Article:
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Tuesday, 17 February 1987
Page: 32

(Question No. 1542)

Senator Jones asked the Minister for Industry, Technology and Commerce, upon notice, on 20 November 1986:

(1) Has the Federal Government decided to adopt a proposal from the Australian Customs Service to centralise customs clearances at Sydney and Melbourne at the expense of the port of Brisbane and also at Brisbane Airport.

(2) Does the Customs Service proposal mean the end of a long established practice of Brisbane bound cargo being discharged from ships or aircraft in Sydney and moved under bond to Brisbane for customs clearance.

(3) Would the proposal mean importers would be required to clear their cargo in Sydney.

(4) What consultations have taken place on this issue between the Australian Customs Service and the Brisbane Port Users Committee, an informal body of employers and employees through their various industrial bodies.

Senator Button —The answer to the honourable senator's question is as follows:

(1) The proposed Integrated Cargo Control and Clearance System (ICCCS) is the subject of continuing consultation between the Australian Customs Service (ACS) and interested parties. The ACS has prepared a discussion paper which details the features of ICCCS and is seeking industry responses to the various options by 30 January 1987. Responses will be used by the ACS either to firm up a plan for implementation of ICCCS, or perhaps ICCCS in a modified form.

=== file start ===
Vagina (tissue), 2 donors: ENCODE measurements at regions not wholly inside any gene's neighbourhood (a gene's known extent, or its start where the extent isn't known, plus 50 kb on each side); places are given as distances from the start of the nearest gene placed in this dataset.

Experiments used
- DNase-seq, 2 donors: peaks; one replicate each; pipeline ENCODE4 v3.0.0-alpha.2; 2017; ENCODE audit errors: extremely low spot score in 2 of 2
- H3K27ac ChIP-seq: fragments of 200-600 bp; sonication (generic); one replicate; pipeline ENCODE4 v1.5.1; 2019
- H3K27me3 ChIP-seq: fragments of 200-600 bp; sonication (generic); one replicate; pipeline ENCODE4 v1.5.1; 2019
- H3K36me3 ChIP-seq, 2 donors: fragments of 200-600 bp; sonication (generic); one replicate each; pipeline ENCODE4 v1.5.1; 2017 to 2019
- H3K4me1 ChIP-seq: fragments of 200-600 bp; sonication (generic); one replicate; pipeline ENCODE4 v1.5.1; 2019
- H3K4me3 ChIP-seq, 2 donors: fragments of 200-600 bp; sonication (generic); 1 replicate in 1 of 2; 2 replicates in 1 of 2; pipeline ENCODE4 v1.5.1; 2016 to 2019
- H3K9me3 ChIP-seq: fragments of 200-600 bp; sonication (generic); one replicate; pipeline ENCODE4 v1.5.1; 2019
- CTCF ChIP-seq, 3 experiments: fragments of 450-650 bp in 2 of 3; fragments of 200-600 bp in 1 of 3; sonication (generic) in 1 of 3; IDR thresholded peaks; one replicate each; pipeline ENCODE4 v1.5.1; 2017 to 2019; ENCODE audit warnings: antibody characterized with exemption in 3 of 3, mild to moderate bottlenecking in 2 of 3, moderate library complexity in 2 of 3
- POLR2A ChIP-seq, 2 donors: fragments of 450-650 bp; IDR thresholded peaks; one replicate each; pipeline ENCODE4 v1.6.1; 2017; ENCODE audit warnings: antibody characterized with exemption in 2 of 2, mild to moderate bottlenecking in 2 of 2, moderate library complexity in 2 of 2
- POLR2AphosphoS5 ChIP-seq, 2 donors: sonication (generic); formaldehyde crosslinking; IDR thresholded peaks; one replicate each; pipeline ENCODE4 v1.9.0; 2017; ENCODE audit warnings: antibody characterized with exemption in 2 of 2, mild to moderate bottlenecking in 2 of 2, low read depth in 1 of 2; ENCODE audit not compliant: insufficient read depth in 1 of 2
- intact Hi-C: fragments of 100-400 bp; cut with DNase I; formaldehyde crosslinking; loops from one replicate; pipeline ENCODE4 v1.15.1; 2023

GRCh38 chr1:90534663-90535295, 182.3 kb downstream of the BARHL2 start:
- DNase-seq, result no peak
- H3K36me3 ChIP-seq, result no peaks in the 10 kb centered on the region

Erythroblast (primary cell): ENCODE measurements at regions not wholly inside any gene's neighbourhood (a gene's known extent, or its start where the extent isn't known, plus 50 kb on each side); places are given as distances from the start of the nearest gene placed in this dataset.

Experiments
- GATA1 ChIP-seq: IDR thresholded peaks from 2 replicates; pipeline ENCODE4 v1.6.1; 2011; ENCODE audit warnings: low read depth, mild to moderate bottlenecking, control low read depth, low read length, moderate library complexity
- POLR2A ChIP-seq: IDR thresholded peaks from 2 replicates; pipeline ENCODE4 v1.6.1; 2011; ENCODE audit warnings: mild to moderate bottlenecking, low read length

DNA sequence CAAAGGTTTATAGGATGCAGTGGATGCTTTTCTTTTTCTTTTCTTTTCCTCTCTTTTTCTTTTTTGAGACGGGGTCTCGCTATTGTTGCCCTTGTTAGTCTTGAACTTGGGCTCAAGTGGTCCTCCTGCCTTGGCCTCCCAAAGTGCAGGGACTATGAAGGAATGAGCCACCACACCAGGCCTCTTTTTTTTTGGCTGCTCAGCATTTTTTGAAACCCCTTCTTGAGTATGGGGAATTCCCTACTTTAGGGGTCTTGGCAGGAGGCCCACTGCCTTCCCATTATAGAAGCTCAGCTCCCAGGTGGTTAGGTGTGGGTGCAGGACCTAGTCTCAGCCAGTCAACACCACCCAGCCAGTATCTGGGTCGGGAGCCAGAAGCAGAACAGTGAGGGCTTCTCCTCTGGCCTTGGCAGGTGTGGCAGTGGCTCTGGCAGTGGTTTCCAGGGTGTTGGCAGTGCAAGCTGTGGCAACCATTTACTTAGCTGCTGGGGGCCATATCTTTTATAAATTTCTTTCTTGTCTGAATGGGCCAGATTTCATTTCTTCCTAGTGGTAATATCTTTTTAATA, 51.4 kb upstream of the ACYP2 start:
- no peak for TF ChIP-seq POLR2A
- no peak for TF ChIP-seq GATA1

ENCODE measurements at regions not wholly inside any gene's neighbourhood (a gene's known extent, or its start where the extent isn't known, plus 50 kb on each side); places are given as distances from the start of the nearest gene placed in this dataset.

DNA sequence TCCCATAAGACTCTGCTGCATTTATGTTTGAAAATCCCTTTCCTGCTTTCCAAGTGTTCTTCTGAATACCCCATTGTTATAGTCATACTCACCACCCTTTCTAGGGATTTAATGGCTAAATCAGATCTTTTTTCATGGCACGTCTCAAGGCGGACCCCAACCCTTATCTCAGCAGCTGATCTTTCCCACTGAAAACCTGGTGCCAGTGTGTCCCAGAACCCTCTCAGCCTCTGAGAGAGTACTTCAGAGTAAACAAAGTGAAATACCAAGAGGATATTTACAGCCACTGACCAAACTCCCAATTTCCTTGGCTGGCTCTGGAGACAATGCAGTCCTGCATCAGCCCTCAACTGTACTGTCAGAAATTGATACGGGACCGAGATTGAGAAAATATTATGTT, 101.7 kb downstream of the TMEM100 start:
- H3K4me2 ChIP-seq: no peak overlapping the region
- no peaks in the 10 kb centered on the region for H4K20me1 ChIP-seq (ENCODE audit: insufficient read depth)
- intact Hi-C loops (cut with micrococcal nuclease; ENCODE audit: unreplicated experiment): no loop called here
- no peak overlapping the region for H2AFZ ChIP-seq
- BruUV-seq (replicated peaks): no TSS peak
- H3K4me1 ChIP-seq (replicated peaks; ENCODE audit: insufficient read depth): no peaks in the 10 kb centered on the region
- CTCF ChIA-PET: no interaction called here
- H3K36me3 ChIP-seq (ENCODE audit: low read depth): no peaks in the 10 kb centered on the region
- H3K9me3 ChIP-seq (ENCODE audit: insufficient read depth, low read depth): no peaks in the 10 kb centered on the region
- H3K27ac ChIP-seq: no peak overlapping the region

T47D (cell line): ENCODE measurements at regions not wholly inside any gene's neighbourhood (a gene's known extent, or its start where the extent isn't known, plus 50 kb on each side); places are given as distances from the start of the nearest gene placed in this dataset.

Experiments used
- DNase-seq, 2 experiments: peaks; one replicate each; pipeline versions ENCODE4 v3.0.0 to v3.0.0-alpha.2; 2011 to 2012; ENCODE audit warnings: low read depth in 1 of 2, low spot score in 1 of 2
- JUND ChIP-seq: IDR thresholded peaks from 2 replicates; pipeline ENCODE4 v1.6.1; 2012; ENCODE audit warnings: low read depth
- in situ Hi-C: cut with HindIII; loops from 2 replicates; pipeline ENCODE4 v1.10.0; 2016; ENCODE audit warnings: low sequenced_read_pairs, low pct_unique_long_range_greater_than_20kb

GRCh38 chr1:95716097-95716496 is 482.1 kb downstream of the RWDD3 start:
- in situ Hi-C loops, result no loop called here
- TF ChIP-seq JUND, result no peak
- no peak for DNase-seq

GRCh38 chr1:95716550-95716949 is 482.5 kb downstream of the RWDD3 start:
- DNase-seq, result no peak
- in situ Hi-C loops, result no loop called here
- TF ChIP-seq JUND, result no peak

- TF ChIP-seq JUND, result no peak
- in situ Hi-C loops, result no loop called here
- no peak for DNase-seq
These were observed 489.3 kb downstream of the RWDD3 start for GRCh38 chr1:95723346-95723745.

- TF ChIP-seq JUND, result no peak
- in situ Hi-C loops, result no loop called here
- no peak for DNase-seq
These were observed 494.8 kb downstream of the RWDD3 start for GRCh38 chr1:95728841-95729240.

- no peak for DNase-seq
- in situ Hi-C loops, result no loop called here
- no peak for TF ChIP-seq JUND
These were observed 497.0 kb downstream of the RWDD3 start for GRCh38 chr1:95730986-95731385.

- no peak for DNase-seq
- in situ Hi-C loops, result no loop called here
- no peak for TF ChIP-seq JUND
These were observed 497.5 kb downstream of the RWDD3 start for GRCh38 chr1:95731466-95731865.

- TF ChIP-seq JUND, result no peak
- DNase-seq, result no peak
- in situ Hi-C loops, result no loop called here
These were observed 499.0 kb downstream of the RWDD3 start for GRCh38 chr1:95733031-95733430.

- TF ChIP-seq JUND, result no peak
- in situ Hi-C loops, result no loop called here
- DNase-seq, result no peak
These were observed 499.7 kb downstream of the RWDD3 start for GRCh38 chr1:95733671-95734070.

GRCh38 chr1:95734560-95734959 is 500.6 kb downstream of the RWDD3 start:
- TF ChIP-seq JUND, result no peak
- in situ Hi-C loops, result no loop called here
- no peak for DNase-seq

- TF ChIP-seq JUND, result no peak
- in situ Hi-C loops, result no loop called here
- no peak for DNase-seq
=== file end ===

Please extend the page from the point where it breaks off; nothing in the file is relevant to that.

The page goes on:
The ACS is not proposing that Customs processes for the clearance of cargo be transferred to and concentrated at the major ``gateway'' ports and airports. The ACS simply seeks to have most of the current documentary processes carried out before the cargo arrives at the gateway port.

(2) One of the ACS's principal objectives in proposing ICCCS is to upgrade its identification and control of high risk cargo immediately from the time it arrives in Australia. The key factor for the achievement of this objective is to maximise the level of early entry. The consequence of a high level of early entry would be a reduction in the incidence of underbond removals.

Importers/agents who do not participate in the ICCCS will be able to continue to use existing procedures. These procedures, however, will not remain entirely unchanged. Subject to the availability of ACS resources, there will be closer scrutiny of goods moving from gateway ports to secondary ports under the existing underbond system.

(3) No. The ICCCS proposal aims to have the lodgement and processing of entry information completed before the cargo arrives at the gateway port. This would allow the release from Customs control, as early as possible, of cargo assessed as presenting minimal risk and not required for random check. The electronic entry option would maintain, as far as possible, present practices for carrying out the current documentary processes at the destination ports.

(4) A meeting was held in Brisbane on Friday 20 December 1986 between representatives of the Australian Customs Service and the Brisbane Port Users Committee. Consultation centred on the discussion paper referred to above. The Committee has undertaken to provide a written submission by 30 January 1987.